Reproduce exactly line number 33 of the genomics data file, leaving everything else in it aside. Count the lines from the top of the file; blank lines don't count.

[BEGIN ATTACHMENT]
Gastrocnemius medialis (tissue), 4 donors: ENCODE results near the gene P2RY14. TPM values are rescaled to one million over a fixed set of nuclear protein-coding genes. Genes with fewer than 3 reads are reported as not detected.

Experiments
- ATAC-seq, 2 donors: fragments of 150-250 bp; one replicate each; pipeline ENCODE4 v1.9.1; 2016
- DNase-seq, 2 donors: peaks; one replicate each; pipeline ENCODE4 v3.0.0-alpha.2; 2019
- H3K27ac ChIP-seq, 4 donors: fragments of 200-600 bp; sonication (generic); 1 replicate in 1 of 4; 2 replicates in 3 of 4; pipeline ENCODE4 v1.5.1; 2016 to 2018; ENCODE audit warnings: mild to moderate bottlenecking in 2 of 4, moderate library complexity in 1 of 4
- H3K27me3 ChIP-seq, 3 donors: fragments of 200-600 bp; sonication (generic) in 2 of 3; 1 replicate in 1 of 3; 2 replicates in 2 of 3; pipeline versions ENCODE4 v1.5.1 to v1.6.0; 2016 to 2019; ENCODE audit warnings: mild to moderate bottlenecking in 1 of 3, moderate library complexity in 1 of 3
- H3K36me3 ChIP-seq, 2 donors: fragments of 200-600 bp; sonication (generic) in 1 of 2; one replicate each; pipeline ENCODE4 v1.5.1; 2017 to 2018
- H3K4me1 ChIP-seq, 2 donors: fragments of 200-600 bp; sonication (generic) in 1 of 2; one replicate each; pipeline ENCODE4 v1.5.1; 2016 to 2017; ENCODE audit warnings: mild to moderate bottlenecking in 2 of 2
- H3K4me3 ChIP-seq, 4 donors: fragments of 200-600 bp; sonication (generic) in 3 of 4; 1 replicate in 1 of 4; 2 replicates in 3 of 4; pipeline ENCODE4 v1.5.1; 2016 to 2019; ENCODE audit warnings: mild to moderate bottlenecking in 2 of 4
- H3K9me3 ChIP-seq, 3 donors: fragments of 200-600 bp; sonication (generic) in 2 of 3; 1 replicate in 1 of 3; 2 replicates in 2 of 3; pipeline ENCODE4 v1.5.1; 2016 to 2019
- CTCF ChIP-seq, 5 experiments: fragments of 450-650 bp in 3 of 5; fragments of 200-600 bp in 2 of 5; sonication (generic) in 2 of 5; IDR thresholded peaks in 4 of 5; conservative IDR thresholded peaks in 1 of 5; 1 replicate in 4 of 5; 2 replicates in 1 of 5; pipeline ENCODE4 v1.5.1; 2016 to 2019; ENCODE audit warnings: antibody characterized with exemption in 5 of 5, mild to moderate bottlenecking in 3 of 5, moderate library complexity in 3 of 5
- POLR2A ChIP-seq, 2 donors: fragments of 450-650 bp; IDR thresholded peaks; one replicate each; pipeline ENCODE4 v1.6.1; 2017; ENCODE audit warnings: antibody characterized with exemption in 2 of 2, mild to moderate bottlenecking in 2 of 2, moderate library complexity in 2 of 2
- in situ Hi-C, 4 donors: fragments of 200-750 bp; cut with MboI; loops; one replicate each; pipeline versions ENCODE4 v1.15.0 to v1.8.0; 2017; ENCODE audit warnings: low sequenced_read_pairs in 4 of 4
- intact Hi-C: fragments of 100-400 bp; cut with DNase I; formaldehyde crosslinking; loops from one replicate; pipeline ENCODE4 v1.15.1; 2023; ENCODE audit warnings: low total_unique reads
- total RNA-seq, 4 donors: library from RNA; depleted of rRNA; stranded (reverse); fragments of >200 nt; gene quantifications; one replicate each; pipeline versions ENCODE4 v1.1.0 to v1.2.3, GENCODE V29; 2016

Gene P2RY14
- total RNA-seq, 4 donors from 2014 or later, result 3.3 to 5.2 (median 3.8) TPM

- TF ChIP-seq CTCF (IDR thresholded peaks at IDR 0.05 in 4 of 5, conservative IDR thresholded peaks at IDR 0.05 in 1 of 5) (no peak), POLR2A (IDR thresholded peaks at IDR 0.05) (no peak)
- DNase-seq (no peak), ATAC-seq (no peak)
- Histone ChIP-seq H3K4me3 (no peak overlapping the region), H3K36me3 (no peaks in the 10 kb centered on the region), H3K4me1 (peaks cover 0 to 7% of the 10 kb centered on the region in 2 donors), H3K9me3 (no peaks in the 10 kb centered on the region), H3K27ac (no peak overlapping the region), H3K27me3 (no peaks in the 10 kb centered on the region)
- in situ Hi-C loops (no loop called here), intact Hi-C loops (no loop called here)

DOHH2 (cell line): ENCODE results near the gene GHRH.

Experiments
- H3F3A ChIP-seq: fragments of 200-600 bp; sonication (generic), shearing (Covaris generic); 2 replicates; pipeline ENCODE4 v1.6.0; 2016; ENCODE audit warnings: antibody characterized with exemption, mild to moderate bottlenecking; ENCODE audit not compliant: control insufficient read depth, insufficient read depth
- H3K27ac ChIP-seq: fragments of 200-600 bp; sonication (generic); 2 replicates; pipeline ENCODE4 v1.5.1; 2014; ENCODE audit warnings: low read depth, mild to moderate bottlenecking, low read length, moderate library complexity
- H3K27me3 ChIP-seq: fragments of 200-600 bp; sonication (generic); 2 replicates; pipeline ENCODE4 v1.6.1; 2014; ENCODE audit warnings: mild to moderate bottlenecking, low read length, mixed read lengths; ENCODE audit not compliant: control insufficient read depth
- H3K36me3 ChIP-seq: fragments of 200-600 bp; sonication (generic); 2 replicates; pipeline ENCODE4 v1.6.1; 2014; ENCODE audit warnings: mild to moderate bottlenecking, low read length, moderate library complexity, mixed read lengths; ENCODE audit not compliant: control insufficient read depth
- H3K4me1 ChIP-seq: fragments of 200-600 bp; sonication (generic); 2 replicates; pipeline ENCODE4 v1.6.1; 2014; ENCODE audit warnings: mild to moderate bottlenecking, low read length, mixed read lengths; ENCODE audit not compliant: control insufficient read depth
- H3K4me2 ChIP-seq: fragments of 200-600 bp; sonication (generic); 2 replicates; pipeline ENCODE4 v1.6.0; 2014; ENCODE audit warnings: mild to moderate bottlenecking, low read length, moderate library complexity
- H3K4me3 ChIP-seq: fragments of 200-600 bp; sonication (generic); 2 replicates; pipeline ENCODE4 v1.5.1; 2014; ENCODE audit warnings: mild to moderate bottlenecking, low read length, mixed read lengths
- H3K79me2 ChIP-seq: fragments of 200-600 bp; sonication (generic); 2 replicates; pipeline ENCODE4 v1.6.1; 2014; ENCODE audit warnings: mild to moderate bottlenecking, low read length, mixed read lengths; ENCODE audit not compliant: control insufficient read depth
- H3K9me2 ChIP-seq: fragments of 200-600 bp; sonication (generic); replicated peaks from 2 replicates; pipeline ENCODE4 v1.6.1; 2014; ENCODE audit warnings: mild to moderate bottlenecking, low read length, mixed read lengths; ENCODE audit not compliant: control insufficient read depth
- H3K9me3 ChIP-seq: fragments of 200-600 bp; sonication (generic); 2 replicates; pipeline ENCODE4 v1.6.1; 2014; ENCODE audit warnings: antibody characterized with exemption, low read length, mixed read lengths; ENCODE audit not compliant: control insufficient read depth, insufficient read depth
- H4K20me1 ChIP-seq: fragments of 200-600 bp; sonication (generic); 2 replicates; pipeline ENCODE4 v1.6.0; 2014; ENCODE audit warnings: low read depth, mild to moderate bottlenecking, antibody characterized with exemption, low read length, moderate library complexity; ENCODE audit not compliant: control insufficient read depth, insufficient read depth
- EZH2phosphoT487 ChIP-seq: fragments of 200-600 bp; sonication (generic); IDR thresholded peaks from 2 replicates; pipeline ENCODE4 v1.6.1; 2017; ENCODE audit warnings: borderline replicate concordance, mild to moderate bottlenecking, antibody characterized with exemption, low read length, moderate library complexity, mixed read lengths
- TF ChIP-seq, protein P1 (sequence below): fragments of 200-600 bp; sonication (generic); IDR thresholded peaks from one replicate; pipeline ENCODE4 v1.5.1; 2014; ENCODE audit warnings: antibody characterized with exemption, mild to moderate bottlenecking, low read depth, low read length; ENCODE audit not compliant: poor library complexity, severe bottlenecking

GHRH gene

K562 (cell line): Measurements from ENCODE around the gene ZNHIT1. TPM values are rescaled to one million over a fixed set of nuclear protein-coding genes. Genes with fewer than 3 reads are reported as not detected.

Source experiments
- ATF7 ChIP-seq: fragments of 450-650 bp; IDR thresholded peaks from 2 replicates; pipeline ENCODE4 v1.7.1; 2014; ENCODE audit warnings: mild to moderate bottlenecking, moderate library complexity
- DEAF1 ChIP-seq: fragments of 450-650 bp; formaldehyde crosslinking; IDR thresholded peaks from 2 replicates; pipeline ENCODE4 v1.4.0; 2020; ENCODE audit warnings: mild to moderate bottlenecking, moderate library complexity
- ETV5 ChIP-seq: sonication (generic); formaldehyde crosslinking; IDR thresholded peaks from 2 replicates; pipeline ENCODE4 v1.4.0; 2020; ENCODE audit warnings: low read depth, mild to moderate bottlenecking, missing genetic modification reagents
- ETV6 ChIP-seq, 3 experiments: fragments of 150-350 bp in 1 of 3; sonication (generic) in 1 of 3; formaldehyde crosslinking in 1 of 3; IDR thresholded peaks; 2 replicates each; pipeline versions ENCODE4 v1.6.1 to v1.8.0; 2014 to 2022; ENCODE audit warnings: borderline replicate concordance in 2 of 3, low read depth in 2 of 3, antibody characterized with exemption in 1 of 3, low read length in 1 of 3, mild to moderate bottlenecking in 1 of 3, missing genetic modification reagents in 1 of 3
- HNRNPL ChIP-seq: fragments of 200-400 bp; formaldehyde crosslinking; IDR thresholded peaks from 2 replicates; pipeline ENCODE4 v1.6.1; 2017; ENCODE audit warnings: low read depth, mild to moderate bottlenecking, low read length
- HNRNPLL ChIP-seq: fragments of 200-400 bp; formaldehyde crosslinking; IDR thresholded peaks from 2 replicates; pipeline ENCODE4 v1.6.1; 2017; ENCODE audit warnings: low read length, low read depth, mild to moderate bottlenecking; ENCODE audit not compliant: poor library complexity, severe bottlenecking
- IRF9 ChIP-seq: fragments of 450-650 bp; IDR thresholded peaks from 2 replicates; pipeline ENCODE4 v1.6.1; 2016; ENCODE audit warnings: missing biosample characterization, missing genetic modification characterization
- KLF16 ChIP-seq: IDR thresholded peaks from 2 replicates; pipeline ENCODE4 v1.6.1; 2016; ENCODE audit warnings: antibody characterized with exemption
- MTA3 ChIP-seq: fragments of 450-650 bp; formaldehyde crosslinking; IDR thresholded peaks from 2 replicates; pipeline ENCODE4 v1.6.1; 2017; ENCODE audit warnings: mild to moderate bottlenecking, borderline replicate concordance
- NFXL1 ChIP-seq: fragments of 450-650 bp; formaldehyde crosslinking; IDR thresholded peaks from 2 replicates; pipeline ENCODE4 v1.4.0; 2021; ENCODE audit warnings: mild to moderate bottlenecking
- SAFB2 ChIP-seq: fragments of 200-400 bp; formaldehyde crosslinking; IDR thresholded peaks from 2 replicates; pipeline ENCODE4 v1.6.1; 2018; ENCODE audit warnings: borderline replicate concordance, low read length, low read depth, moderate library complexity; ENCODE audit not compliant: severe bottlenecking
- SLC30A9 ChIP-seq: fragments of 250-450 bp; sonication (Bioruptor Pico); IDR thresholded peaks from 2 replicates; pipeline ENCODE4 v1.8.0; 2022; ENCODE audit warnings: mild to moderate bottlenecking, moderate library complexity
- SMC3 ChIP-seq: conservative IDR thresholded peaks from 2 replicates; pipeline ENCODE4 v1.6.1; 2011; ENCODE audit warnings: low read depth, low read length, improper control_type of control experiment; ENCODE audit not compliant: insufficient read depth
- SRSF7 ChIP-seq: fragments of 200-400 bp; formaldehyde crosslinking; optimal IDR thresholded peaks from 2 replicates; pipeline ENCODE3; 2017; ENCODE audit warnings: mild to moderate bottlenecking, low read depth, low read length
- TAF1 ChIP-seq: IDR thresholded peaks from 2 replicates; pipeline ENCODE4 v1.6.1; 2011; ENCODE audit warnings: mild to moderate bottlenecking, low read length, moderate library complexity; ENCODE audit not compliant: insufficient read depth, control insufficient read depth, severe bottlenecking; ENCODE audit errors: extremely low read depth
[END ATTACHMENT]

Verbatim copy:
- H3K9me3 ChIP-seq: fragments of 200-600 bp; sonication (generic); 2 replicates; pipeline ENCODE4 v1.6.1; 2014; ENCODE audit warnings: antibody characterized with exemption, low read length, mixed read lengths; ENCODE audit not compliant: control insufficient read depth, insufficient read depth